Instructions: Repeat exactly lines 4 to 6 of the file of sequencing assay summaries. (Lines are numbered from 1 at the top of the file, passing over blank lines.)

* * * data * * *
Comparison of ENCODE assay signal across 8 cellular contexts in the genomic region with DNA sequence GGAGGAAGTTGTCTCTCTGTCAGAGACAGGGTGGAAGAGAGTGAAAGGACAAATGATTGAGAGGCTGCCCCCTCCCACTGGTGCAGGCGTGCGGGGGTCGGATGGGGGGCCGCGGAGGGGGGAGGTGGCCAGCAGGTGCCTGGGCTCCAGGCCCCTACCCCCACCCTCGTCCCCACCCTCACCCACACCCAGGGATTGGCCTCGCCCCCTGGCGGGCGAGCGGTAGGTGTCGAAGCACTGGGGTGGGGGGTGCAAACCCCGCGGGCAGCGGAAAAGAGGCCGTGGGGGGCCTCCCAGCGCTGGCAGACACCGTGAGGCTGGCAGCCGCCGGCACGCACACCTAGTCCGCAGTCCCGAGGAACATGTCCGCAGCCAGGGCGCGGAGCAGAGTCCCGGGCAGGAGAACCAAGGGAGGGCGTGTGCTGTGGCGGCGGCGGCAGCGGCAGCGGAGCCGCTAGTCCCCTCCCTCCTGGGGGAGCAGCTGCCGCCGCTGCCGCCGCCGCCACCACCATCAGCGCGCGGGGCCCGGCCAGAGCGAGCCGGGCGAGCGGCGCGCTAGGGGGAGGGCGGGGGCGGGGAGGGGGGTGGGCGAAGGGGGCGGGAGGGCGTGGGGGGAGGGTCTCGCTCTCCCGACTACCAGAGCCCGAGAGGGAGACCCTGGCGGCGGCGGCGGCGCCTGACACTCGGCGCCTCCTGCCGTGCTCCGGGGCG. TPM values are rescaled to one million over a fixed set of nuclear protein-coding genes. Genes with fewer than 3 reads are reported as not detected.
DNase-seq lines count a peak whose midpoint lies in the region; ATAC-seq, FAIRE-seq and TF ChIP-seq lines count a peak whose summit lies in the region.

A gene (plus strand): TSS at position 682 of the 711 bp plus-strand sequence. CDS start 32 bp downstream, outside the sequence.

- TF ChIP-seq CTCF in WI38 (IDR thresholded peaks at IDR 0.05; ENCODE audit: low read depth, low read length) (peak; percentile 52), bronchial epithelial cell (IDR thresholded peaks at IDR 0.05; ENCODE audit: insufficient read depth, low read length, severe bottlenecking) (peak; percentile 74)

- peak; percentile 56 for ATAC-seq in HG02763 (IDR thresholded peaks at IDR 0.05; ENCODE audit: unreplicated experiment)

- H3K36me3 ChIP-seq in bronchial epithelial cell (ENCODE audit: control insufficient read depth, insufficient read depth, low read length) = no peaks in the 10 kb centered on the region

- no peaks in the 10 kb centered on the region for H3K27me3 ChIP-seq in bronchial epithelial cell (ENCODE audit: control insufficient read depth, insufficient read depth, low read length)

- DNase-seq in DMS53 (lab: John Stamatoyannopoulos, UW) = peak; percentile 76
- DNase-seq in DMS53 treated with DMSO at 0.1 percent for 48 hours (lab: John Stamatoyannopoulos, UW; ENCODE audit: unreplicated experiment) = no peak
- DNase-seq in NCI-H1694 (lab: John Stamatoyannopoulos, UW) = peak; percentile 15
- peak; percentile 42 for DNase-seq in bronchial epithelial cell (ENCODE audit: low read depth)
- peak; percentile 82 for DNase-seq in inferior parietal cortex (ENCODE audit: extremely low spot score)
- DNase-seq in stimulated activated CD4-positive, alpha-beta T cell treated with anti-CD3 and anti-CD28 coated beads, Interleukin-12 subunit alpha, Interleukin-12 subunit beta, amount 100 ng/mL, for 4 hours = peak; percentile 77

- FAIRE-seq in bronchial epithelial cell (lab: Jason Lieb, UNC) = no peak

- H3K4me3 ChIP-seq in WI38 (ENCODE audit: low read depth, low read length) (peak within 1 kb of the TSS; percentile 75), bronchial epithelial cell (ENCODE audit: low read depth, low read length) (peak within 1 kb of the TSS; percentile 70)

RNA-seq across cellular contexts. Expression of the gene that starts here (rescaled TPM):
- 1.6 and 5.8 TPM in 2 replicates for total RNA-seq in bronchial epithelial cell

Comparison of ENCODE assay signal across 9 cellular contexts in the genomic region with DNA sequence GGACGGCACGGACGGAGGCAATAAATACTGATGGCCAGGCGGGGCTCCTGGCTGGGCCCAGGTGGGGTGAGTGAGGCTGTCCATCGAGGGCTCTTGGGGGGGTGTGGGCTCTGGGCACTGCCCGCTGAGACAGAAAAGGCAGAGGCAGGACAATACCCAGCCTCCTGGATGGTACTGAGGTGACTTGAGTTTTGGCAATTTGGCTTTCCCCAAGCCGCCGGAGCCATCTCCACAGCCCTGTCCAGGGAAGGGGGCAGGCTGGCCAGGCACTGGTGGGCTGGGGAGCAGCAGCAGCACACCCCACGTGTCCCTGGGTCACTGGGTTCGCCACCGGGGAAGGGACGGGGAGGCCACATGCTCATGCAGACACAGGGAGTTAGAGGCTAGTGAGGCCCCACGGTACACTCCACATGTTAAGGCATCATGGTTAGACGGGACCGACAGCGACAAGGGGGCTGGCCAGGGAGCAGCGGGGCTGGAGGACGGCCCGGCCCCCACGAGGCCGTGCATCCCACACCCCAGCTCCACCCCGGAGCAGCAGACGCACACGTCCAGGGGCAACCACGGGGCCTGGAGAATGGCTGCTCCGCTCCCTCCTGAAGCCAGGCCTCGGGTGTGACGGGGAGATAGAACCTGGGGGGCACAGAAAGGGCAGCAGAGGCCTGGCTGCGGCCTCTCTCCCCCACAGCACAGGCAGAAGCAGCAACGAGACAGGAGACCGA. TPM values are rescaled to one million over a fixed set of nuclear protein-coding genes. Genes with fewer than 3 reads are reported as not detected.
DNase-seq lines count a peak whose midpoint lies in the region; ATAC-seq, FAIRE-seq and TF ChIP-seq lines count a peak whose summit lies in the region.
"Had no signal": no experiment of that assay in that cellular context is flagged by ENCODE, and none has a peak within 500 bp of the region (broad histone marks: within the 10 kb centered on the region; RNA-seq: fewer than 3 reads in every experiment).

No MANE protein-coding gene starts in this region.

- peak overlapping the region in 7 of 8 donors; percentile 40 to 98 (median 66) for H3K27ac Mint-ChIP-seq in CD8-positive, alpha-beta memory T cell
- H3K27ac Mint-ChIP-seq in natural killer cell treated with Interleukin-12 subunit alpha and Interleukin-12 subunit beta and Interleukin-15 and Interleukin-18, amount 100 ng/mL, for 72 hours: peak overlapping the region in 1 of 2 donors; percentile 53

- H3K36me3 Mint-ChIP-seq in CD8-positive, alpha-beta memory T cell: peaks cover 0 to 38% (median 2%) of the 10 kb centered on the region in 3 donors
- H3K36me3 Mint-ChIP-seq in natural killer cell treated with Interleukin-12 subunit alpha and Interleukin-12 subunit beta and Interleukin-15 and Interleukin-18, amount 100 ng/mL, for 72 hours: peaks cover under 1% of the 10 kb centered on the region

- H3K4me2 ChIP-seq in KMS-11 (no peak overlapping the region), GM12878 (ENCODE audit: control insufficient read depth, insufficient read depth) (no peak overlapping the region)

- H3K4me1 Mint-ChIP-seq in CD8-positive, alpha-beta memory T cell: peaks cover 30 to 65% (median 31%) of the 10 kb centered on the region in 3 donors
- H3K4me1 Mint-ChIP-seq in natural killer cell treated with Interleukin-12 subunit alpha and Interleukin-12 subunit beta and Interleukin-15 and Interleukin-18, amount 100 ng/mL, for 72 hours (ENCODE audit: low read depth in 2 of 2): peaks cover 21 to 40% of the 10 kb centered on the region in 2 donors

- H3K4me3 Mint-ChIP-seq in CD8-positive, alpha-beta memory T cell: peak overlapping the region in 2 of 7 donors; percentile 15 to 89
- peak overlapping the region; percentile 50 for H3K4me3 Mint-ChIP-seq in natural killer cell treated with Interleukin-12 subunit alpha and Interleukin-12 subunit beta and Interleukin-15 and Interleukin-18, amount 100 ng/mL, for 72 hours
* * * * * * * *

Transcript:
- TF ChIP-seq CTCF in WI38 (IDR thresholded peaks at IDR 0.05; ENCODE audit: low read depth, low read length) (peak; percentile 52), bronchial epithelial cell (IDR thresholded peaks at IDR 0.05; ENCODE audit: insufficient read depth, low read length, severe bottlenecking) (peak; percentile 74)

- peak; percentile 56 for ATAC-seq in HG02763 (IDR thresholded peaks at IDR 0.05; ENCODE audit: unreplicated experiment)

- H3K36me3 ChIP-seq in bronchial epithelial cell (ENCODE audit: control insufficient read depth, insufficient read depth, low read length) = no peaks in the 10 kb centered on the region